Time, title, possession, ownership interest. The four elements of joint tenancy have endured throughout real property ownership law and create the most efficient way to transfer property to loved ones.
When real property owners want to transfer surface real estate or minerals to their heirs through a trust, there are several common problems a title examiner will find. Sometimes, the owners make the mistake of conveying property to the individual Trustee, instead of to the Trustee in his or her capacity as Trustee of the named trust. Other times, the property owner conveys the property directly to the trust and fails to file a memorandum of trust listing all the property to be transferred. Finally, property owners often try to combine a memorandum of trust and a conveyance into a single document. These problems can create problems with title to the real property, referred to as a cloud on title, and often result in costly and undue litigation and delays on royalty payments to mineral owners.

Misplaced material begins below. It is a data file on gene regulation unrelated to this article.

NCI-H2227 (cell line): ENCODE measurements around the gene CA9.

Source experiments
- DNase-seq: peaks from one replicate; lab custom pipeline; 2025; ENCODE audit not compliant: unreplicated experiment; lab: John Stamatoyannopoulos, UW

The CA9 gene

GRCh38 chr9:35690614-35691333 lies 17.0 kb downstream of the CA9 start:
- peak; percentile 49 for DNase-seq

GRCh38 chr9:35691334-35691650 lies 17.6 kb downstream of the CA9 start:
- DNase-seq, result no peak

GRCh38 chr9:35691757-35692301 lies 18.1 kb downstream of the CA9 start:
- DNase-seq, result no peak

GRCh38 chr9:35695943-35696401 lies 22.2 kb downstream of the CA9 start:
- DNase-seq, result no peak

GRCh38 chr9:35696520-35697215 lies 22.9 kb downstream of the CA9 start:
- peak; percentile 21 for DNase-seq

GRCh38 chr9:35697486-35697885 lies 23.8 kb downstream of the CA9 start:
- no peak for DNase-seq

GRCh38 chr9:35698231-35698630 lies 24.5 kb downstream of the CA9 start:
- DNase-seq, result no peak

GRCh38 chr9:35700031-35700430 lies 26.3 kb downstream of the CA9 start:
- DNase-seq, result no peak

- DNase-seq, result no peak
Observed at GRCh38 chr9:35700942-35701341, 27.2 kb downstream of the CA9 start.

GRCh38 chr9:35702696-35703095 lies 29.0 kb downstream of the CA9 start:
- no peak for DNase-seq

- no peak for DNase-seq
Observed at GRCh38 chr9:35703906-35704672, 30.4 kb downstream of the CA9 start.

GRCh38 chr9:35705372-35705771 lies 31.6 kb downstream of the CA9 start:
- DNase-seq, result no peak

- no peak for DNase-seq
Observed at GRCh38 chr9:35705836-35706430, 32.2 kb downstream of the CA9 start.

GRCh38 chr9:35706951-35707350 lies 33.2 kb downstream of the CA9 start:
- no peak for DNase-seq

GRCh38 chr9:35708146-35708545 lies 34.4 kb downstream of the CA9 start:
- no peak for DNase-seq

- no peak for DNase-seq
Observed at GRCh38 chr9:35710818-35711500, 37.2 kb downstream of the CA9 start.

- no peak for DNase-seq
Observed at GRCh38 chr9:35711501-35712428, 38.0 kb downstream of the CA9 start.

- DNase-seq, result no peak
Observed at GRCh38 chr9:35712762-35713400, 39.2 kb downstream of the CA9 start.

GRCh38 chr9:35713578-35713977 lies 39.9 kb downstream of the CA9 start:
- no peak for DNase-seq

In a previous post, we discussed H.R. 2606, the bill that amends the Act of August 4, 1947 (61 Stat. 731) (commonly known as the Stigler Act). The Stigler Act governs restrictions upon alienation of surface and mineral interests in lands inherited by lineal descendants by blood of allottees of the "Five Civilized Tribes." The Five Tribes were forcibly removed to Indian Territory, and resettled on lands located within the geographical boundaries of what is now the State of Oklahoma.
This is a question I hear frequently from individuals seeking to pass property to their heirs and avoid probate, which can be a lengthy and expensive process.